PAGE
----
By Renee Maltezou and Jean-Baptiste Vey
Greek Prime Minister Alexis Tsipras on Friday said his country would fully meet its obligations under a multi-billion euro bailout but would not tolerate mass foreclosures on problem mortgage loans for thousands of indebted people.
Setting a red line in talks with the country’s lenders now in Athens for consultations, Tsipras said turning the country into an “arena of confiscations” of homes was out of the question.
Although he did not so directly, he was implicitly referring to talks with creditors, which have hit a snag over protection of primary residences of homeowners who cannot afford to pay their mortgages.
“Some may be attempting to revive a debate (on Greece exiting the euro) … by delaying the implementation of reviews and delaying the recapitalisation of banks,” Tsipras told journalists after talks with French President Francois Hollande.
Representatives of Greece’s lenders are in Athens assessing compliance with reforms required under the 86 billion-euro bailout. Athens wants the review concluded soon so it can proceed with debt-relief talks and complete the recapitalisation of its four main banks by the end of the year.
Hollande, in Greece on a two-day visit, has sided with Tsipras’s call for debt renegotiation. In a speech to parliament, he also said homeowners should be protected.
“It is very important for commitments to be met, and for there to be no doubts over fundamental rights of families in Greece – the right for a roof over their heads – and here I’m speaking about confiscations of primary residences,” Hollande said.
Greek officials have said there are disagreements with lenders on a mechanism to tackle non-performing loans at banks. The ratio of non-performing loans at Greek banks was 35.6 percent in the first quarter, the highest ratio in Europe bar Cyprus.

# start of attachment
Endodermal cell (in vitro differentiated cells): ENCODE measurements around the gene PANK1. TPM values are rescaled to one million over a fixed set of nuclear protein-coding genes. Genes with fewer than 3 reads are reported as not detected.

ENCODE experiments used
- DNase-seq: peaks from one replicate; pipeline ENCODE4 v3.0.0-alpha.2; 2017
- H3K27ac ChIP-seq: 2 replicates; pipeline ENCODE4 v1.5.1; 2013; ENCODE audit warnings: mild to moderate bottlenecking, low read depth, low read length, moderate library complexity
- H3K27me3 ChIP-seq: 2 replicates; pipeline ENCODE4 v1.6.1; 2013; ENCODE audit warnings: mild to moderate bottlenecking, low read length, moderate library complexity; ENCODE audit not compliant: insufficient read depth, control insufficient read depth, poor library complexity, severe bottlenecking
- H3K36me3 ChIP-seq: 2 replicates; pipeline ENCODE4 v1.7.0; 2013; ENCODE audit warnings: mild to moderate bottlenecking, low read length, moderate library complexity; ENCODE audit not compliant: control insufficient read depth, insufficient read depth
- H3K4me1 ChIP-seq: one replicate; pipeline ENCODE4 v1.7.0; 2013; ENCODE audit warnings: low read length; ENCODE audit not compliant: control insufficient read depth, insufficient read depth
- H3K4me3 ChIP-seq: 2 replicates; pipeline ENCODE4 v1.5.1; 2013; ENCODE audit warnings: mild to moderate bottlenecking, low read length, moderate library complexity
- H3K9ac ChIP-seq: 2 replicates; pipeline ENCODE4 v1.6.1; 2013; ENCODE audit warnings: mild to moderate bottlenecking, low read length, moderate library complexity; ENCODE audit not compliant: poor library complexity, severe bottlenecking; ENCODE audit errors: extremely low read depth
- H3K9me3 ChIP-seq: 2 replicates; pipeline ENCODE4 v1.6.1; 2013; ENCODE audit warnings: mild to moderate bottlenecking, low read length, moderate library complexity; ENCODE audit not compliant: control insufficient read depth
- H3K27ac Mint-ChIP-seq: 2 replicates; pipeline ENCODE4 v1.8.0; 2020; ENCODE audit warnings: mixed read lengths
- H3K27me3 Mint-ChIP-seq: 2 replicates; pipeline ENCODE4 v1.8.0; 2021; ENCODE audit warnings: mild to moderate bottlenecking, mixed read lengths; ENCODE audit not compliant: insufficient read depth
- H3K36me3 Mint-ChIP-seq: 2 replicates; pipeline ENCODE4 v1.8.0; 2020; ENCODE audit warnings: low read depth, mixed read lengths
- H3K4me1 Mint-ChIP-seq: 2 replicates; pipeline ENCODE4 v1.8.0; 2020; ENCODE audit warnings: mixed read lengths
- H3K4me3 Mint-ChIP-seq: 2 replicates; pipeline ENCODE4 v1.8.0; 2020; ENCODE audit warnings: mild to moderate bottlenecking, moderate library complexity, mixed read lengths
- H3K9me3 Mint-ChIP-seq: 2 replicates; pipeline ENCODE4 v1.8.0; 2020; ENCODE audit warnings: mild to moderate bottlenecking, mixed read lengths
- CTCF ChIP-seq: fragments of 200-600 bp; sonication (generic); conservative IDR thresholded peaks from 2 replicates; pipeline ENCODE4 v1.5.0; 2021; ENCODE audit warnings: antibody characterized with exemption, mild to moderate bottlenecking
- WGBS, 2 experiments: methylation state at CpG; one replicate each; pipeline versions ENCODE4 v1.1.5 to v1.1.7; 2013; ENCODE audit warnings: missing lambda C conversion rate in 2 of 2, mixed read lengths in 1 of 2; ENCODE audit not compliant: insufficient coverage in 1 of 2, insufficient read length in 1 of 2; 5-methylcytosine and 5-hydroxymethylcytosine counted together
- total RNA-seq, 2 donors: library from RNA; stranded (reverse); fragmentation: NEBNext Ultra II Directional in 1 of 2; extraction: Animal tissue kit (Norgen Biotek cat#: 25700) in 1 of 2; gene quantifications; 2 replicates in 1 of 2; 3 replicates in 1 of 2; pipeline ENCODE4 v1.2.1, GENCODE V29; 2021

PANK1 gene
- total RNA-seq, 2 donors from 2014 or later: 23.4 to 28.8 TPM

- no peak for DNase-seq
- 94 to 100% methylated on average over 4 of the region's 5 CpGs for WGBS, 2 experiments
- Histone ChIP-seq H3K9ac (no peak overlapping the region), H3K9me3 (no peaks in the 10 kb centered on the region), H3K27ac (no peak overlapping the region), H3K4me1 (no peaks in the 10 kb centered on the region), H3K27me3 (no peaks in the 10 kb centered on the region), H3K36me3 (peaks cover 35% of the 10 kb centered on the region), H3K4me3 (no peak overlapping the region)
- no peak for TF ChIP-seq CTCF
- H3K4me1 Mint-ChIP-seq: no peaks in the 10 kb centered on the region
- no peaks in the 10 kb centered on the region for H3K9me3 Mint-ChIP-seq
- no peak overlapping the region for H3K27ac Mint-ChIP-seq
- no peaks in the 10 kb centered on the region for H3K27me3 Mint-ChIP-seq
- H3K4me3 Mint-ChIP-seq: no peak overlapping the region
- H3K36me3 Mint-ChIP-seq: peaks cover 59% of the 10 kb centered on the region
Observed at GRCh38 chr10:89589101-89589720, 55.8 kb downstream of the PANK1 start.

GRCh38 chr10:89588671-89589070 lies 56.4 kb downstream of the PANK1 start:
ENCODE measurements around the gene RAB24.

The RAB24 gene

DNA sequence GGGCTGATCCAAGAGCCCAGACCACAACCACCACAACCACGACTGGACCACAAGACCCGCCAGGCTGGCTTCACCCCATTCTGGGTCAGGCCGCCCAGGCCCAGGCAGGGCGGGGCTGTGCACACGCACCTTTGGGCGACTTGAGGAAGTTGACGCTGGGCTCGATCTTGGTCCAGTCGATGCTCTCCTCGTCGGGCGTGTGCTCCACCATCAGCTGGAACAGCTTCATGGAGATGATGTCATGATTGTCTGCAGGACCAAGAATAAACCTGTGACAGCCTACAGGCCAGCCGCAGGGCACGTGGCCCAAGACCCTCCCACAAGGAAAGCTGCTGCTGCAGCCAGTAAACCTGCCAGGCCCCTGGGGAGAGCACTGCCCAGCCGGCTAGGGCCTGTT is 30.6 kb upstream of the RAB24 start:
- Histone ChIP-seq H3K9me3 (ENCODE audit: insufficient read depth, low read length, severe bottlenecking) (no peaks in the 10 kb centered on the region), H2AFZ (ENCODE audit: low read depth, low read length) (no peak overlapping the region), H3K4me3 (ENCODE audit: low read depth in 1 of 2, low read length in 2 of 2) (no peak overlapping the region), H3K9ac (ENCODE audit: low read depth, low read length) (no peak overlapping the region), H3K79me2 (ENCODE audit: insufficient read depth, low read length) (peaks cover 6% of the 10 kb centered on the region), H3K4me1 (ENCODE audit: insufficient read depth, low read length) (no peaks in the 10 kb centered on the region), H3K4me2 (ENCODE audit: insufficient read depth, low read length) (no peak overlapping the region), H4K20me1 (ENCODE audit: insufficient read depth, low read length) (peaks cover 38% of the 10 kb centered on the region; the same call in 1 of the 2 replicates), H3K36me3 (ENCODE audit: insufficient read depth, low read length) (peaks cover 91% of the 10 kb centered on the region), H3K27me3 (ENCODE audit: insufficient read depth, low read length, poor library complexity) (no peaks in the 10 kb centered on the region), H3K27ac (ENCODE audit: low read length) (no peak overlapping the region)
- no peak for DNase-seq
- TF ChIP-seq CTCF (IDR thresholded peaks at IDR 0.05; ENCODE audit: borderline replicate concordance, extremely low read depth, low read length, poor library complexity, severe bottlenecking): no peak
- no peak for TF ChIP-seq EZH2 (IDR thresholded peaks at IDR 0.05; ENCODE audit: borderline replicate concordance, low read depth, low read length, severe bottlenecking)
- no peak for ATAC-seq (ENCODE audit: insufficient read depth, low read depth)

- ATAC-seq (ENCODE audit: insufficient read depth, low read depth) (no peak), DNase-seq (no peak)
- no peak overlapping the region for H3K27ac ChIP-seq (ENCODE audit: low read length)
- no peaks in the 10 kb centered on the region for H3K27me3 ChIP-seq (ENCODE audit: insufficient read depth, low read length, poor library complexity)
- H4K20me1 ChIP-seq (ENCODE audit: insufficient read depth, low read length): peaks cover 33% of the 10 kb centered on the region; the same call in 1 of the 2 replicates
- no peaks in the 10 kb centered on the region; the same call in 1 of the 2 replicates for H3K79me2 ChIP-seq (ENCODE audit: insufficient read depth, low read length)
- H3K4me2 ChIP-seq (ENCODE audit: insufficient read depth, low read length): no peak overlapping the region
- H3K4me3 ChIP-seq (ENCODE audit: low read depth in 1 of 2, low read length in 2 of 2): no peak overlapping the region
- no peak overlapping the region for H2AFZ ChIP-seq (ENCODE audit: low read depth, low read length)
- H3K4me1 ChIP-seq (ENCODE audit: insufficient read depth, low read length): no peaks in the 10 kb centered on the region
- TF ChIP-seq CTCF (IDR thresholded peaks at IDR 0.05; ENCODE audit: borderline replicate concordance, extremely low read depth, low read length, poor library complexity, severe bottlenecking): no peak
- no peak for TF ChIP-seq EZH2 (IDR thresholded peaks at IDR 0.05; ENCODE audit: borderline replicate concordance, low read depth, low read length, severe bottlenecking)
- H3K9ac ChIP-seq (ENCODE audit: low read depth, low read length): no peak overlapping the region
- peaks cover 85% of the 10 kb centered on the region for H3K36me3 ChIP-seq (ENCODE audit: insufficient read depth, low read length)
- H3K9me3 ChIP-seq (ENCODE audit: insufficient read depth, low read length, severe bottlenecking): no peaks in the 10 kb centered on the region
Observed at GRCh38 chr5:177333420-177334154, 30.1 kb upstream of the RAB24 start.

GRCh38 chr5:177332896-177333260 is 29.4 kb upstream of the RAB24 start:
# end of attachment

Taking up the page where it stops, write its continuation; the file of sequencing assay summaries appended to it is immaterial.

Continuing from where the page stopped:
A high rate of non-performing loans, after years of recession and high unemployment, is one of the main reasons capital buffers of Greek banks are eroded. Lenders were also weakened by capital flight earlier this year when Greece teetered on the verge of toppling out of the euro.
Banks are in line to get a portion of bailout cash by the end of the year, but a high proportion of bad loans also mean banks are reluctant to extend credit, stunting potential growth.
Athens wants protection from foreclosures to cover property values of at least 200,000 euros. Lenders insist the threshold should not exceed 120,000. Greece calculates that would cover only 17 percent of mortgage holders.
Tsipras said Greece would meet its bailout obligations, though he said the country had its limits.
“It is one thing meeting our obligations, and a completely different matter for one to consider Greece is a convict serving jail time. It isn’t.” Tsipras said.
An estimated 320,000 homeowners are behind on their mortgages in the country. About 130,000 of them have applied for foreclosure protection under an existing law, which sets a threshold of 300,000 euros.